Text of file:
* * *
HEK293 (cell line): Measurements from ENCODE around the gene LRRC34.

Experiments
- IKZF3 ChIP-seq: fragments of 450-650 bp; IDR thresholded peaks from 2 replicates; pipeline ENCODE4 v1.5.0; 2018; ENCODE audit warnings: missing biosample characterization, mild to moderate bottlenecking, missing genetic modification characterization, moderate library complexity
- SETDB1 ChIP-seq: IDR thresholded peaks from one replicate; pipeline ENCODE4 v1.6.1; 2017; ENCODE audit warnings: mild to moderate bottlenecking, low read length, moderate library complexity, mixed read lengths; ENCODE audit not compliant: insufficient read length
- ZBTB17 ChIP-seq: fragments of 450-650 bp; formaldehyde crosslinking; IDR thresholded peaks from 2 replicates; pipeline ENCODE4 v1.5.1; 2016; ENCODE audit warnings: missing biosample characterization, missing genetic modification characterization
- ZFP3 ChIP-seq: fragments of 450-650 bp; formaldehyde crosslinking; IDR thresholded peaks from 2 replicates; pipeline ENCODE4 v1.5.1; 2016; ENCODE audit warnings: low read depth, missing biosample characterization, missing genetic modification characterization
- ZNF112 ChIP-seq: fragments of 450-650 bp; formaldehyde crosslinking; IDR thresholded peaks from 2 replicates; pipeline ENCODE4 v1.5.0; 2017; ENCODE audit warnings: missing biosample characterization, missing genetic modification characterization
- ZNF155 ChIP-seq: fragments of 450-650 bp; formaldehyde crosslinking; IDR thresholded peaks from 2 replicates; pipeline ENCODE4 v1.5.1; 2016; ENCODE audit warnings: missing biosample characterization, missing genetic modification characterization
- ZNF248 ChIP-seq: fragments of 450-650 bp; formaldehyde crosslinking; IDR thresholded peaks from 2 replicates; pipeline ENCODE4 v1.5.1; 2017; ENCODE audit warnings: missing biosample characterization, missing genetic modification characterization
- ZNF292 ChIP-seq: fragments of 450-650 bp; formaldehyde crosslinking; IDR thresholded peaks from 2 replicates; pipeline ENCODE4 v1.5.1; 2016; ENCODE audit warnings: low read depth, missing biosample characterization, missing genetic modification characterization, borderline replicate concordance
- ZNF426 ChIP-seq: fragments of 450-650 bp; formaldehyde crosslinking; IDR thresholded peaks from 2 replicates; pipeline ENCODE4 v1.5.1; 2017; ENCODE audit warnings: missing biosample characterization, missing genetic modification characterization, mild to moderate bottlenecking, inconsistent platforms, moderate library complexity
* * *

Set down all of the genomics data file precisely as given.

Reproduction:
HEK293 (cell line): Measurements from ENCODE around the gene LRRC34.

Experiments
- IKZF3 ChIP-seq: fragments of 450-650 bp; IDR thresholded peaks from 2 replicates; pipeline ENCODE4 v1.5.0; 2018; ENCODE audit warnings: missing biosample characterization, mild to moderate bottlenecking, missing genetic modification characterization, moderate library complexity
- SETDB1 ChIP-seq: IDR thresholded peaks from one replicate; pipeline ENCODE4 v1.6.1; 2017; ENCODE audit warnings: mild to moderate bottlenecking, low read length, moderate library complexity, mixed read lengths; ENCODE audit not compliant: insufficient read length
- ZBTB17 ChIP-seq: fragments of 450-650 bp; formaldehyde crosslinking; IDR thresholded peaks from 2 replicates; pipeline ENCODE4 v1.5.1; 2016; ENCODE audit warnings: missing biosample characterization, missing genetic modification characterization
- ZFP3 ChIP-seq: fragments of 450-650 bp; formaldehyde crosslinking; IDR thresholded peaks from 2 replicates; pipeline ENCODE4 v1.5.1; 2016; ENCODE audit warnings: low read depth, missing biosample characterization, missing genetic modification characterization
- ZNF112 ChIP-seq: fragments of 450-650 bp; formaldehyde crosslinking; IDR thresholded peaks from 2 replicates; pipeline ENCODE4 v1.5.0; 2017; ENCODE audit warnings: missing biosample characterization, missing genetic modification characterization
- ZNF155 ChIP-seq: fragments of 450-650 bp; formaldehyde crosslinking; IDR thresholded peaks from 2 replicates; pipeline ENCODE4 v1.5.1; 2016; ENCODE audit warnings: missing biosample characterization, missing genetic modification characterization
- ZNF248 ChIP-seq: fragments of 450-650 bp; formaldehyde crosslinking; IDR thresholded peaks from 2 replicates; pipeline ENCODE4 v1.5.1; 2017; ENCODE audit warnings: missing biosample characterization, missing genetic modification characterization
- ZNF292 ChIP-seq: fragments of 450-650 bp; formaldehyde crosslinking; IDR thresholded peaks from 2 replicates; pipeline ENCODE4 v1.5.1; 2016; ENCODE audit warnings: low read depth, missing biosample characterization, missing genetic modification characterization, borderline replicate concordance
- ZNF426 ChIP-seq: fragments of 450-650 bp; formaldehyde crosslinking; IDR thresholded peaks from 2 replicates; pipeline ENCODE4 v1.5.1; 2017; ENCODE audit warnings: missing biosample characterization, missing genetic modification characterization, mild to moderate bottlenecking, inconsistent platforms, moderate library complexity